|Publication number||US3281756 A|
|Publication date||Oct 25, 1966|
|Filing date||Aug 24, 1964|
|Priority date||Aug 24, 1964|
|Also published as||DE1465204A1|
|Publication number||US 3281756 A, US 3281756A, US-A-3281756, US3281756 A, US3281756A|
|Inventors||Carl Metzger, Francis O'keefe Michael, Stanley Stull Robert|
|Original Assignee||Amp Inc|
|Export Citation||BiBTeX, EndNote, RefMan|
|Non-Patent Citations (1), Referenced by (71), Classifications (13)|
|External Links: USPTO, USPTO Assignment, Espacenet|
Oct. 25, 1966 M. F. OKEEFE ETAL 3,281,755
COAXIAL CABLE CONNECTOR 2 Sheets-$heet 1 Filed Aug. 24, 1964 EL 5 Ra w w mmz V C L T WMMW .I. am? 5 n H6 U. C E C 3 w m m 1966 M. F. O'KEEFE ETAL 3,
COAXIAL CABLE CONNECTOR 2 Sheets-Sheet 2 Filed Aug. 24, 1964 United States Patent 3,281,756 COAXIAL CABLE CGNNECTOR Michael Francis OKeefe and Robert Stanley Stull, Mechanicsburg, and Carl Metzger, Camp Hill, Pa., assignors to AMP Incorporated, Harrisburg, Pa.
Filed Aug. 24, 1964, Ser. No. 391,489 14 Claims. (Cl. 339-89) This invention relates to electrical connectors, and more particularly, to electrical connectors for joining together coaxial electrical conductors of a coaxial cable.
Heretofore, the conductive segments of a coaxial cable have been connected to respective conductive segments of a coaxial connector by conventional crimping techniques, and the crimping of the conductive segments of the cable onto the conductive segments of the connector as well as onto the insulation of the coaxial cable have been elfecte-d simultaneously. 1f the coaxial cable has at least two center conductors which are .to be connected to respective pins of the connector, this has been heretofore accomplished by means of a pair of crimping die elements engaging each pin from diametrical directions in order to crimp the conductors onto the pins. While this method of crimping has been proved satisfiactory, it has on the one hand, complicated the manufacture of parts of the coaxial connector While on the other hand, it has made the crimping tool more complicated by the necessity of having a pair of crimping elements for each pm.
It is, therefore, a primary object of the present invention to provide a coaxial connector which can be economically fabricated and which may be quickly and easily applied to coaxial cables by unskilled personnel.
It is another object of the present invention to provide a coaxial connector which may be securely and firmly attached to the coaxial cable both mechanically and electrically by crimping.
It is a further object of the present invention to provide a coaxial connector device which may be readily applied -to the coaxial cable by unskilled personnel in a minimum of time.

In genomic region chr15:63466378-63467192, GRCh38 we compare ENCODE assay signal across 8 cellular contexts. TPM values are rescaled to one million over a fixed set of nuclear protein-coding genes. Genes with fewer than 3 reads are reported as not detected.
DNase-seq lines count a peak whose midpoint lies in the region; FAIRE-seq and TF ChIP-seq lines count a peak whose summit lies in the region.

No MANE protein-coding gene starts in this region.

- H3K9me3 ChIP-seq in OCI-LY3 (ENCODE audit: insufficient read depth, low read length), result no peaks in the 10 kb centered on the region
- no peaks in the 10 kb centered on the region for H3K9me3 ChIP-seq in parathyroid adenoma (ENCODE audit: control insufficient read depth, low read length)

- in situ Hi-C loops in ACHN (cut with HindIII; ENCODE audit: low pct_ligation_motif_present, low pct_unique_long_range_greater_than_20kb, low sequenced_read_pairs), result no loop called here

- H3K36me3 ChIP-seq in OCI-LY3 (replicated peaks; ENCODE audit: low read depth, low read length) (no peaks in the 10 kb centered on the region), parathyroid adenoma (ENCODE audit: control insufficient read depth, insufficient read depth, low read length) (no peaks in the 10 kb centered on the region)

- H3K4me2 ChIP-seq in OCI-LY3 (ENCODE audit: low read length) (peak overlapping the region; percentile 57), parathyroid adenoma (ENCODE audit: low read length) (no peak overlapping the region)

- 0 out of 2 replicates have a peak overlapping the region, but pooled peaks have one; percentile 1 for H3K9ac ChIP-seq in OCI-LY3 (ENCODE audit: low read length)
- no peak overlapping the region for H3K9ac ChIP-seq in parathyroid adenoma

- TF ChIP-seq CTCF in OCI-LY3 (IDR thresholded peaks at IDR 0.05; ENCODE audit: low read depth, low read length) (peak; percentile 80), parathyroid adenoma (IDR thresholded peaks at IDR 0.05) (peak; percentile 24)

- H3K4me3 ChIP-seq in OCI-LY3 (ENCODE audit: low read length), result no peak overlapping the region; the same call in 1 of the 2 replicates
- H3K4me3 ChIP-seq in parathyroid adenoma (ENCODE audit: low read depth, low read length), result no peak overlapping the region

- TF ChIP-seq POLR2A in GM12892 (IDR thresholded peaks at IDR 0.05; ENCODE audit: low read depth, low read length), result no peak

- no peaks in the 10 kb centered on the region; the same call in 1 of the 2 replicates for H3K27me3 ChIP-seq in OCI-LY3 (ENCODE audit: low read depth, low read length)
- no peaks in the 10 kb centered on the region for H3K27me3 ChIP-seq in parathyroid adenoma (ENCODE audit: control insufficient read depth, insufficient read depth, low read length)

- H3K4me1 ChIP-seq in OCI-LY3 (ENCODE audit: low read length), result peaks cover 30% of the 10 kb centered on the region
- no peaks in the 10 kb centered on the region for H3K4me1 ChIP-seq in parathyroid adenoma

It is an additional object of the present invention to provide a coaxial connector which has extremely high electrical efficiency, which has a minimum number of parts that can be rapidly and correctly assembled and which mates with standard sockets currently in use.
It is still another object of the present invention to provide a coaxial connector having features facilitating assembly thereof as well as onto a coaxial cable.
Other objects and attainments of the present inventtion will become apparent to those skilled in the art upon a reading of the following detailed description when taken in conjunction with the drawings in which there is shown and described an illustrative embodiment of the invention; it is to be understood, however, that this embodiment is not intended to be exhaustive nor limiting of the invention but is given for purposes of illustration and principles thereof and the manner of applying it in practical use so that they may modify it in various forms, each as may be best suited to the conditions of the particular use.
In the drawings:
FIGURE 1 is a perspective view of the connector of the invention assembled and installed on a coaxial cable;
FIGURE 2 is a longitudinal cross-sectional view of a connector of FIGURE 1;
FIGURE 3 is a view taken along lines 33 of FIG- URE 2;
FIGURE 4 is a view taken along lines 4-4 of FIG- URE 2;
FIGURE 5 is an exploded perspective view of the connector; and
the inner end of bore 14.
FIGURE 6 is an end view of the forward dielectric insert taken along lines 66 of FIGURE 5.
Referring now to the drawings, there is shown a coaxial connector 1 which as shown in FIGURES 1 and 2 is crimped onto a coaxial cable 2. Connector 1 mates with conventional sockets (not shown) which may be mounted on the chassis of electronic equipment or may be a socket element joined to a further coaxial cab-1e similar to that of cable 1.
Coaxial connector 1 comprises a connecting collar 3, a housing 4, a forward dielectric insert 5, a rear dielectric insert 6, a ferrule member 7, center conductive pins 8 and a locking spring member 9.